My sister friend Caroline once asked me what I aspired to be as a grown-up when I was little. My memories took me back to the kitchen set I got one Christmas. It was my world. I loved to pretend to cook and make new dishes, often just with corn flakes and Cheese Whiz mixed up. I wanted to be a mother one day. I was also fascinated my doctor’s kit that I had gotten as a present. I had a stethoscope, syringe and blood pressure cuff. I stored it near my kitchen set and told everyone I would be a doctor one day.
Those dreams faded in my teenage years, as I found myself struggling with mathematics and science to the point of barely passing the Chemistry and Earth Science regents, bombing the Physics regents and getting by in the math sequential courses. I decided quietly that if this was such a struggle, becoming a doctor was never going to happen. I assumed it meant I wasn’t smart enough; I was in honors classes and all the other students seemed out of my league as they seemed to master what I could not.
Slowly, the dreams came back into focus in college. Being away from NYC gave me the chance to tap into my earth mother and I gave up tight jeans and acrylic nails for flowy skirts and bare feet in the grass. I learned how good my body felt when I became vegetarian, which rekindled my desire to heal my self and others. Shortly after college, I made the decision to become a holistic health counselor. This was a wonderful pursuit because although I did not complete the program I had started, the love I had begun to cultivate for my female body and healing it led me to midwifery.
I became a birth doula two years ago to learn what it was like to be in the presence of birth and also because I didn’t think I had the ability to learn medicine and be a midwife. Yet, after the first birth I attended, I knew right then and there that I wanted to be on the other end of the bed. I had to conquer so many fears to finally get to this point. Last June, I lost my job, boyfriend at the time and apartment in a matter of 48 hours. A couple of days later, I was on a plane to Puerto Rico to be with Myrna for 9 days. On that trip, I affirmed that what would make me happiest in the world is to be a midwife and nothing else.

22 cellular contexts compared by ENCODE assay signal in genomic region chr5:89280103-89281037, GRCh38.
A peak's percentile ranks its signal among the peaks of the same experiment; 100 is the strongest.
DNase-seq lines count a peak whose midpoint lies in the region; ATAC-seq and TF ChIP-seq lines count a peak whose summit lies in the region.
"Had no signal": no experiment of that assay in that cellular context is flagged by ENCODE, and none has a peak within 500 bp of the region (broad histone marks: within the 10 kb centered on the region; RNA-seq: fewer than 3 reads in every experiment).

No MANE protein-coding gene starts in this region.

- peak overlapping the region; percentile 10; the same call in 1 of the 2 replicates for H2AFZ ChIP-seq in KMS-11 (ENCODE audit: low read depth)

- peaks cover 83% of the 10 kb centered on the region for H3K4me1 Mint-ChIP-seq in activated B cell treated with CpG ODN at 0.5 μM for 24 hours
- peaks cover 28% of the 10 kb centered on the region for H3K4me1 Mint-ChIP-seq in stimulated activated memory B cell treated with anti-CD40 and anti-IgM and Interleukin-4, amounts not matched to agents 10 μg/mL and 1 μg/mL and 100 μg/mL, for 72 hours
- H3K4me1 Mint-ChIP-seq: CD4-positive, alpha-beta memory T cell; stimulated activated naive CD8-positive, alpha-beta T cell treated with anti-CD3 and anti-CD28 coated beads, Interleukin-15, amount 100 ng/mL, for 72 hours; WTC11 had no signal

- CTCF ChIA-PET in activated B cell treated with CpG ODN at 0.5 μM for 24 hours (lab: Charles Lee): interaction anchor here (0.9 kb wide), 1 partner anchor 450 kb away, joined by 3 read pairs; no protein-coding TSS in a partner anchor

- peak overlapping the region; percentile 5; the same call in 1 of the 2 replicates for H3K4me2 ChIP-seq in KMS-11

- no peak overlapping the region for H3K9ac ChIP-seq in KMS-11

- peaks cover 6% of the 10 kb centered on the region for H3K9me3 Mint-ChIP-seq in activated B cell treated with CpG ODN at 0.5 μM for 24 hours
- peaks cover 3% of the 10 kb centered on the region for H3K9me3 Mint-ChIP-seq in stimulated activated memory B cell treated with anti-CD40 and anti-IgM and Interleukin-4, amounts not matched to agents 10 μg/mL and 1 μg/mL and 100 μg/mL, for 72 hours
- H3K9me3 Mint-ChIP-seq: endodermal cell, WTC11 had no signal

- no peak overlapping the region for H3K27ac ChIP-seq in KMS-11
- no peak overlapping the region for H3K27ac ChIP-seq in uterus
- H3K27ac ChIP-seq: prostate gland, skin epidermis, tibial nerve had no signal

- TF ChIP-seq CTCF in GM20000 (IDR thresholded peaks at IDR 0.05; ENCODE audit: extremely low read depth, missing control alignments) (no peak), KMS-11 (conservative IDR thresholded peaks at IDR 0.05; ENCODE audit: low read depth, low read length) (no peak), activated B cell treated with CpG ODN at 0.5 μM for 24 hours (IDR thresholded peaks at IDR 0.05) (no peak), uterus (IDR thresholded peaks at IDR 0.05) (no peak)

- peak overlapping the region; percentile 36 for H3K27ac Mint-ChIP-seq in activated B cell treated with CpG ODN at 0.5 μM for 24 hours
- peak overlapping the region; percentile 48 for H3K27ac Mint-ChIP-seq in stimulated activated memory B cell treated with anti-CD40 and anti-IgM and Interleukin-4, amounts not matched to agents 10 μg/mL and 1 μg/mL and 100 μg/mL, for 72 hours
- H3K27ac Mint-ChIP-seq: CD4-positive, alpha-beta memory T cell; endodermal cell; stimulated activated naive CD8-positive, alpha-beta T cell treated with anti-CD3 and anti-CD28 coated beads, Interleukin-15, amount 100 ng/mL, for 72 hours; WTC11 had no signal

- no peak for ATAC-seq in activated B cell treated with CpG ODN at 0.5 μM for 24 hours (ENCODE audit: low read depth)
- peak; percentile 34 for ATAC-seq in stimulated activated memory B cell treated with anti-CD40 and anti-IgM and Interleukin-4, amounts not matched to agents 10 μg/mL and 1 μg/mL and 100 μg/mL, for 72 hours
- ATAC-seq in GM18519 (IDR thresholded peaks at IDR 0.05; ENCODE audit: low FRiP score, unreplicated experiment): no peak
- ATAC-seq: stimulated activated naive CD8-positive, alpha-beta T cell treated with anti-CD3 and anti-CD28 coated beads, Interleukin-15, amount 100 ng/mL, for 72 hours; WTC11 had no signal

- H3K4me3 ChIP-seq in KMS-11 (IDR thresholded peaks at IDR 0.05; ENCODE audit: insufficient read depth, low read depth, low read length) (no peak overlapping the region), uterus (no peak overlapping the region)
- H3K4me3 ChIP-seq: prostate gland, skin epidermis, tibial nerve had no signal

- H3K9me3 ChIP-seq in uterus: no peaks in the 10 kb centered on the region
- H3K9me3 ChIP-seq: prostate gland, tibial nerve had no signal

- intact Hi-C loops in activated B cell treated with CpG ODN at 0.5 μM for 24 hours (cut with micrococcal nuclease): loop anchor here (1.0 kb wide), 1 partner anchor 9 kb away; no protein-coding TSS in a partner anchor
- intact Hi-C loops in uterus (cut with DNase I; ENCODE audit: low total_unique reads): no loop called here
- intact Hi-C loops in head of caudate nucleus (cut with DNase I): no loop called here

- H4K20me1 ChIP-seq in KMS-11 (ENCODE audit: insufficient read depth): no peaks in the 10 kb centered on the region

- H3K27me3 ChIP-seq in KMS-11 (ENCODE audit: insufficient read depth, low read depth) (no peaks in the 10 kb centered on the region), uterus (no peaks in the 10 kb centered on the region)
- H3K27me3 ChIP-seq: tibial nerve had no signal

I will be starting nursing school this fall, with the intention of pursuing my M.S in Midwifery. I have hesitated to call myself a student midwife because I wasn’t in a master’s program yet. A few weeks ago, I shifted my perspective. Although I will be a certified nurse-midwife by the end of my studies and be well-versed in hospital births, my heart is in the push to reclaim the sacredness of birthing for my self and for womyn worldwide, both in a medical environment and at home. My holistic, veggie-loving, granola self will be ever present because it is my reality.
I have chosen to identify as a student-midwife because it is a commitment I have made to myself. It reflects the work I have done for the last 2 years, the research and articles I ingest daily about pregnancy and childbirth, the empowerment work I do with the womyn around me, the advice I give pregnant sister friends, and my own desire to nourish my body when it’s my time to become a mother. I believe that we must tell the Universe what we want out loud so that it may conspire in our favor.
I want the Universe to know exactly what I want. I am praying for the strength, perseverance, wisdom and love I have to be ever flowing as I finally pursue the ultimate dream of my life and in turn help womyn claim their inherent power, ensure that the next generation is born into a loving environment and give the world hope that another way of being is possible for every single one of us.